1

Partial expansion is a pruning/reduction strategy. Instead of requiring all children to be explored in selection you could set a threshold like done in "Move Count Pruning" (MCP) based on only expanding the first 10 children only. Usually you call ucb_sample if all children are explored depending on your weights. Another example could be based on the ...


1

Your vector has n entries. If x is in the vector, then finding it when you pick a random index has probability at least 1/n (higher if there are multiple copies of x).


1

In you implementation you need to separate the game rules from the mcts search algorithm. Mcts does not need an evaluation like minimax. When calling random playouts all you need to do is keep making legal moves till the game ends and mark the playout with an outcome of win/loss. your game rules need functions like legal_moves, make_move, undo_move, ...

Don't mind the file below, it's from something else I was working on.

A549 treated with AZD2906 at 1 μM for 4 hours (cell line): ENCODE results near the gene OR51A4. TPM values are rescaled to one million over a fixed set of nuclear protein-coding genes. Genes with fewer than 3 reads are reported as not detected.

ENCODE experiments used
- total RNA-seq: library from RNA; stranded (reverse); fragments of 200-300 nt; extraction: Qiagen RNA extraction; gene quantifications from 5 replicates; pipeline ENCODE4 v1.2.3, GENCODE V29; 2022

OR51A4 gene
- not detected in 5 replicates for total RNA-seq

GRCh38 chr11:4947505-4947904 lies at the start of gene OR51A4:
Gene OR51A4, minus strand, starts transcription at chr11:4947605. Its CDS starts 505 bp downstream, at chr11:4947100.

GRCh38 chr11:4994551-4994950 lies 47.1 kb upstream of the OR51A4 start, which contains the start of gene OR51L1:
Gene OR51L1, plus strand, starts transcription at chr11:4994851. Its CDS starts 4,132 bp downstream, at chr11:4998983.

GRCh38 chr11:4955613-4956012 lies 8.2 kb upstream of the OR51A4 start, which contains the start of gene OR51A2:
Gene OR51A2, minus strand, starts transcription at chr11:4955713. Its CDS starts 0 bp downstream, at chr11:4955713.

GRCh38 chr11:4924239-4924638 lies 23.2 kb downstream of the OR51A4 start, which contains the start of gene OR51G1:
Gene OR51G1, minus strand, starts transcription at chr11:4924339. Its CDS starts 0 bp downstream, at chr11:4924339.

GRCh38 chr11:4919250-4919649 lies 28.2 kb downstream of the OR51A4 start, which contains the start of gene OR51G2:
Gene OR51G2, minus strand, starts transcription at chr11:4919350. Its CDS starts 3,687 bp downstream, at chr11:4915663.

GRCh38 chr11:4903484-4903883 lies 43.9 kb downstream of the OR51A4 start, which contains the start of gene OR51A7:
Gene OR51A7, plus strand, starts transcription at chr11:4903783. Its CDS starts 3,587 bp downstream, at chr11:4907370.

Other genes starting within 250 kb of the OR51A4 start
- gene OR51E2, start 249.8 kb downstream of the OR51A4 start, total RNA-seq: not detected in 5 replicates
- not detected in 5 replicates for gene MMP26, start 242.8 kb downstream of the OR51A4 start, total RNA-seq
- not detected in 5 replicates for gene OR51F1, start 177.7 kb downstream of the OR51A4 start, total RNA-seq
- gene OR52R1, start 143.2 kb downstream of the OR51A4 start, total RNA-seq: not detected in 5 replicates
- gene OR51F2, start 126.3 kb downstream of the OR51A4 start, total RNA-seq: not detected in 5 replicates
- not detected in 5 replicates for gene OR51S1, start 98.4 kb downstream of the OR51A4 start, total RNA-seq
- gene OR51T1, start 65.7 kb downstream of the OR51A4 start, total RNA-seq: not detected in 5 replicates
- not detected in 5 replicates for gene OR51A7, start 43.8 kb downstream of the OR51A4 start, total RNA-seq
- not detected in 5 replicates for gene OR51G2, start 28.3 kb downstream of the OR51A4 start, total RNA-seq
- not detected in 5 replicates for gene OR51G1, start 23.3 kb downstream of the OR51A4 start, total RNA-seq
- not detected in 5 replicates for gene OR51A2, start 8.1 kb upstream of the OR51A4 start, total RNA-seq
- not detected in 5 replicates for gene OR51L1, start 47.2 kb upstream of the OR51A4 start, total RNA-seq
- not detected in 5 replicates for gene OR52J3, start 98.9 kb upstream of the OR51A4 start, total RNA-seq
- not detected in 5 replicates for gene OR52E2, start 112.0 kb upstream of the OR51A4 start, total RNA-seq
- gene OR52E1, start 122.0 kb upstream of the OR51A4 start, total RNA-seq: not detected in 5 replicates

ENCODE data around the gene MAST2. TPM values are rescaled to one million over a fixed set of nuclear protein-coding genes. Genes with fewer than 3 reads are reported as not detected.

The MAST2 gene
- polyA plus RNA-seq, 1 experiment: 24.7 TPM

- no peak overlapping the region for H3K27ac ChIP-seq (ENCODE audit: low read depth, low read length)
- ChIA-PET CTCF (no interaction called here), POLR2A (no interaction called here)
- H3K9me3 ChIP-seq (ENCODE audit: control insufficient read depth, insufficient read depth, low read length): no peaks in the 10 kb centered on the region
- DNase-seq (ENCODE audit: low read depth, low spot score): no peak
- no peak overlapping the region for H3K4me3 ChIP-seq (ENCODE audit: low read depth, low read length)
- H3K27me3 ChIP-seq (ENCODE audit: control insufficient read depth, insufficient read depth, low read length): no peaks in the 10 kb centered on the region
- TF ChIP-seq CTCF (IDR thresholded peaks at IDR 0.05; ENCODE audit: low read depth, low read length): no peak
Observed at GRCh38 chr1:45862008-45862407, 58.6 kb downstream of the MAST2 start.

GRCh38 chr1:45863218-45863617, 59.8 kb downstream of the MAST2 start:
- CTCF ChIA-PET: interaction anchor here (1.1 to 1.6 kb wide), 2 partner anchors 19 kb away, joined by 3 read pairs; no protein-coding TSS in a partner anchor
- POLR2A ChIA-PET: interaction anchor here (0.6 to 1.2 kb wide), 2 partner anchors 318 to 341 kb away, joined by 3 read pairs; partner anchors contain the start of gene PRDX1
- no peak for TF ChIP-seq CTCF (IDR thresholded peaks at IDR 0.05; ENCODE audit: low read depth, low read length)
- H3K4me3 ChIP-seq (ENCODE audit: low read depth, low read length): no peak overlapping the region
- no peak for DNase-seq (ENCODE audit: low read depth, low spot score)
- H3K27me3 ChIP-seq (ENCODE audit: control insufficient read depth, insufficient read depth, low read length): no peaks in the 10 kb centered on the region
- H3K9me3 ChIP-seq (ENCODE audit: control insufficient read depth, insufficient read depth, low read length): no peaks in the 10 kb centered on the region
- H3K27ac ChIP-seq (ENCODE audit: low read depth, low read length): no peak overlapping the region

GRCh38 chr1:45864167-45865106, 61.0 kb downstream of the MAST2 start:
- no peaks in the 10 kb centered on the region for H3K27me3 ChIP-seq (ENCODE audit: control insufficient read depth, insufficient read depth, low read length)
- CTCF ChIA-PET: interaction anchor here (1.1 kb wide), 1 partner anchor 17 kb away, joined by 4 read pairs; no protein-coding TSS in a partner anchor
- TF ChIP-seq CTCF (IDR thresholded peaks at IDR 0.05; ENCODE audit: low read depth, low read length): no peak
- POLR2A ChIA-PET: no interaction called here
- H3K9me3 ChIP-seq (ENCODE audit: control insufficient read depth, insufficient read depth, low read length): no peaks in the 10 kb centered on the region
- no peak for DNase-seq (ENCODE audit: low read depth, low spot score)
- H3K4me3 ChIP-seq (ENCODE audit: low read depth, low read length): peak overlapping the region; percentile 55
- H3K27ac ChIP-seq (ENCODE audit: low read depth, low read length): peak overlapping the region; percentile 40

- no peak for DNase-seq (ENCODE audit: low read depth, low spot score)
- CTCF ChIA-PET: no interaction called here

1

With each rollout the algorithm goes through steps of selection, expansion, simulation, and backpropagation. It does this incrementally one move at a time. 1 selection, 1 expansion, 1 simulation of random playouts them back propagated the values back to root. Next rollout and henceforth depending on ucb weights between exploration and exploitation.


1

Let me give you some basic principles that seem helpful for your problem: How to estimate an expected value. You want to estimate $\mathbb{E}[Y]$. Here's a standard fact: if you can sample from the distribution of $Y$, then you can estimate $\mathbb{E}[Y]$. Concisely, what you do is sample $n$ values according to the distribution of $Y$, then take their ...


1

The most explored path will be the Nash Equilibrium, because at each step we choose the best move for each player. The asymmetry happens at each level towards the best move for the current player, thus overall the tree will not grow asymmetrically.